Governor Deval Patrick's Budget Recommendation - House 2 Fiscal Year 2013

Governor's Budget Recommendation FY 2013

Tax Expenditure Appendix A


The following tax expenditures have been revised or created due to recent law changes:

The Personal Income Tax:

Circuit Breaker Tax Credit Increased (see item 1.609):  A credit is allowed to an owner or tenant of residential property located in Massachusetts equal to the amount by which the real estate tax payment or 25% of the rent constituting real estate tax payment exceeds 10% of the taxpayer’s total income.  For tax year 2011, the credit is capped at $980. The amount of the credit is subject to limitations based on the taxpayer’s total income and the assessed value of the real estate, which must not exceed $729,000. For tax year 2011, an eligible taxpayer’s total income cannot exceed $52,000 in the case of a single filer who is not a head of household filer, $65,000 for a head of household filer, and $78,000 for joint filers. In order to qualify for the credit, a taxpayer must be age 65 or older and must occupy the property as his or her principal residence. See TIR 11-11 for more information.

Conservation Land Tax Credit (see item 1.615):  Effective for tax years beginning on or after January 1, 2011, a credit is allowed for qualified donations of certified land to a public or private conservation agency. The credit is equal to 50% of the fair market value of the qualified donation. The amount of the credit that may be claimed by a taxpayer for each qualified donation cannot exceed $50,000. The credit is refundable but not transferable. The certification process is conducted by the Executive Office of Energy and Environmental Affairs (EEA). EEA has promulgated a regulation, 301 CMR 14.00, entitled Conservation Land Tax Credit, which sets forth criteria for authorizing and certifying the credit. See also, 830 CMR 62.6.4, entitled Conservation Land Tax Credit, promulgated by DOR to explain the calculation of the allowable credit.

Current Federal Code Provisions Allowed by Massachusetts: 

As a general rule, Massachusetts will not adopt any federal tax law changes incorporated into the Internal Revenue Code (“Code”) after January 1, 2005. However, certain specific provisions of the personal income tax automatically adopt the current Code, and are reflected in these estimates. Provisions of the Code adopted on a current Code basis are (i) Roth IRAs, (ii) IRAs, (iii) the exclusion for gain on the sale of a principal residence, (iv) trade or business expenses, (v) travel expenses, (vi) meals and entertainment expenses, (vii) the maximum deferral amount of government employees’ deferred compensation plans, (viii) deduction for health insurance costs of self-employed, (ix) medical and dental expenses, (x) annuities, and (xi) health savings accounts.  See TIRs 98-8, 02-11, 07-4, and 09-21 for further details on Massachusetts personal income tax current Code provisions.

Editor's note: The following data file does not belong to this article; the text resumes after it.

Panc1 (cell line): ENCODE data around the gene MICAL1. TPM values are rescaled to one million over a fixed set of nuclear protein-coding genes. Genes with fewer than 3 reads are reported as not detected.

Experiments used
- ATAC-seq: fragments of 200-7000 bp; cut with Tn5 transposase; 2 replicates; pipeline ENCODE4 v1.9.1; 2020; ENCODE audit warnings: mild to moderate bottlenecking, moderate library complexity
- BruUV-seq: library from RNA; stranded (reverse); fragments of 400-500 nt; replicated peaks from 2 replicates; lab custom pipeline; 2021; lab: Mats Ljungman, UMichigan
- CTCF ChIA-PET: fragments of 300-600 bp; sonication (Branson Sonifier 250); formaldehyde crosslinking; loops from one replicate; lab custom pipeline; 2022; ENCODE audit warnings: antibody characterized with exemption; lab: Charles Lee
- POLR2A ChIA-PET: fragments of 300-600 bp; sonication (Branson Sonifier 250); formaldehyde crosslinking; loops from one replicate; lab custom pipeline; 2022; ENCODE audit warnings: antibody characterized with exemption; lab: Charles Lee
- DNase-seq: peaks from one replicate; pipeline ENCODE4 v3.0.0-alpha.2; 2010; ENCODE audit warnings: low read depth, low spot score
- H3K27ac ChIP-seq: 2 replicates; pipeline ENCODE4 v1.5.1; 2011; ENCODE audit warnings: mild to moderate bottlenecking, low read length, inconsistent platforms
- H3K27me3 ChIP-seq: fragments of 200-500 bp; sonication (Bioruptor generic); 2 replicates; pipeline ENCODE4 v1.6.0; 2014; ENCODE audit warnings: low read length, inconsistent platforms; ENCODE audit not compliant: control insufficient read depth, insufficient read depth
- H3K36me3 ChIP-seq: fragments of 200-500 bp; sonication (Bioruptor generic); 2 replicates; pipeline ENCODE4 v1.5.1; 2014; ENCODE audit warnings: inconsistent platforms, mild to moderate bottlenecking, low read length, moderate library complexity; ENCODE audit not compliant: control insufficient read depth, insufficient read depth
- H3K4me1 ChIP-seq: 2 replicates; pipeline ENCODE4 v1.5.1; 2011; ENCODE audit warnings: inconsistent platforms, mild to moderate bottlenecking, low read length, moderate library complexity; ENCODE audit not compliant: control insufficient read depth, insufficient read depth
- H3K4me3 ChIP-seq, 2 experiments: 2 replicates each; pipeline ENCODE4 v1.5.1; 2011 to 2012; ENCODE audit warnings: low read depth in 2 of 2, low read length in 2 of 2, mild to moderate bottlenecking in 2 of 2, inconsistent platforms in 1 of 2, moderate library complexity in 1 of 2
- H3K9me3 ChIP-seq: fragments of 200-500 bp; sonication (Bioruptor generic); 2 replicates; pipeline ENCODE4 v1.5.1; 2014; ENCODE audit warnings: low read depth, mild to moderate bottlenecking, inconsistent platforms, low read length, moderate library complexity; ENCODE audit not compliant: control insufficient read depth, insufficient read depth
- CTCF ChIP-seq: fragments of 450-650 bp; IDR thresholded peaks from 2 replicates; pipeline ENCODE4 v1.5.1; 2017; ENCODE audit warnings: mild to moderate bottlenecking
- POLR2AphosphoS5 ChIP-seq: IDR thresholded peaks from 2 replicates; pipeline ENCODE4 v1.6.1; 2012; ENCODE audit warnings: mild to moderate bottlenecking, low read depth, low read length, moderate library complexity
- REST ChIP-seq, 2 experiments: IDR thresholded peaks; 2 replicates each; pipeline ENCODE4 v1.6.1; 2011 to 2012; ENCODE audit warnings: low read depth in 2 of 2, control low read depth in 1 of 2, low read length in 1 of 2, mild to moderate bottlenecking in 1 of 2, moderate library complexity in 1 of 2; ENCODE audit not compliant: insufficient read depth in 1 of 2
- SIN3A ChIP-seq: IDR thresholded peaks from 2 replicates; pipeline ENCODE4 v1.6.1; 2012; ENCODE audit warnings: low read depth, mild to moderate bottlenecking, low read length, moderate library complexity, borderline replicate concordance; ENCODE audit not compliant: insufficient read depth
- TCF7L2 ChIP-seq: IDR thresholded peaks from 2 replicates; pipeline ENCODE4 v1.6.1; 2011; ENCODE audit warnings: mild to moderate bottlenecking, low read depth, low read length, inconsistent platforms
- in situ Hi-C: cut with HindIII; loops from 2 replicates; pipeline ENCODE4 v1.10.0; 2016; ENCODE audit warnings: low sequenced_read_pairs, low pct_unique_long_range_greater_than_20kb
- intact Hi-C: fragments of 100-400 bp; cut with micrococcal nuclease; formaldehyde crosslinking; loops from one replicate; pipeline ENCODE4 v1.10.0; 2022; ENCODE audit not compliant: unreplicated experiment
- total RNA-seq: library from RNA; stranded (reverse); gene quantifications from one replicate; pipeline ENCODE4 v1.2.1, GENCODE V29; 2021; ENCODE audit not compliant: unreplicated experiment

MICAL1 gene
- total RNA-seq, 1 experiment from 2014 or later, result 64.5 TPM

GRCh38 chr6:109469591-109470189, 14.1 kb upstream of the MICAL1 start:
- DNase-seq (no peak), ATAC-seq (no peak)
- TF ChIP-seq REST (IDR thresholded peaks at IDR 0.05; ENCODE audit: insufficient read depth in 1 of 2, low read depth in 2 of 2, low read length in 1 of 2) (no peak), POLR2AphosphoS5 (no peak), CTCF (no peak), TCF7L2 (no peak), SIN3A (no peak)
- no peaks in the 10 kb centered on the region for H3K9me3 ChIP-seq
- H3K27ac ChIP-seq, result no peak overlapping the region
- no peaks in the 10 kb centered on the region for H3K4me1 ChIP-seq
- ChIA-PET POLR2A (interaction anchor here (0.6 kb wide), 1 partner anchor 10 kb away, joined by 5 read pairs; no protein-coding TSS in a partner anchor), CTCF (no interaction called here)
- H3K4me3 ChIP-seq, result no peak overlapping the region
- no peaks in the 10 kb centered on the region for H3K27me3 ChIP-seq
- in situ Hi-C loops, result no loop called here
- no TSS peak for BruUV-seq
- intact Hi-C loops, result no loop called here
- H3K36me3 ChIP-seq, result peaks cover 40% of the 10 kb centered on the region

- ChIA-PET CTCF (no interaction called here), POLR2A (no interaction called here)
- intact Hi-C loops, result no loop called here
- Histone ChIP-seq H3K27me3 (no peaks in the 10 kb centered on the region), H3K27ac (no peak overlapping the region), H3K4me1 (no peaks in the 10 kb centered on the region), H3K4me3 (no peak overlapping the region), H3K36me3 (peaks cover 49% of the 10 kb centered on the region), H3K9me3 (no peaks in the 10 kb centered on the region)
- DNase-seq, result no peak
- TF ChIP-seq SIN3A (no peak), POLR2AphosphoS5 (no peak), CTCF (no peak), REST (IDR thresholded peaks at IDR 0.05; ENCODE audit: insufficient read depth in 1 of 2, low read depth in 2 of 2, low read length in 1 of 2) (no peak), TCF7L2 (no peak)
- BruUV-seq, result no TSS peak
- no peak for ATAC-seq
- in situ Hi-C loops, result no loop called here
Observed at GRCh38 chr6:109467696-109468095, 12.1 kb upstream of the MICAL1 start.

Temporary Increase in Earned Income Credit (see item 1.605):  The federal Economic Growth and Tax Relief Reconciliation Act of 2001 (P.L. 107-16) and subsequent legislation temporarily increased the beginning and end points of the earned income tax credit (EITC), increased the credit for three or more children and made other taxpayer beneficial changes, with changes set to expire December 31, 2010.  For federal income tax purposes, the Tax Relief Act of 2010 extends the enhanced EITC for two years, through December 31, 2012. The Massachusetts earned income tax credit equals 15% of the federal earned income tax credit received by the taxpayer for the taxable year. Therefore, Massachusetts allows 15% of the amount the taxpayer receives federally under IRC sec. 32. 

Temporary Increase in IRC Sec. 179 Expensing (see item 1.305):  Effective for tax years beginning in 2010 and 2011, for federal income tax purposes, the federal Small Business Jobs Act of 2010 (Public Law 111-240) increased the IRC sec. 179 election to expense property in its initial year from $250,000 to $500,000. The federal Act also increased the sec. 179 overall investment phase-out threshold for the 2010 and 2011 tax years from $800,000 to $2,000,000. Further, the Act allows up to $250,000 of specified “qualified real property” to qualify for the expense election in 2010 and 2011.  Massachusetts adopts these changes because sec. 179 is a trade or business expense deduction; these deductions are adopted by Massachusetts on a current Code basis.

Current Federal Deductions Not Allowed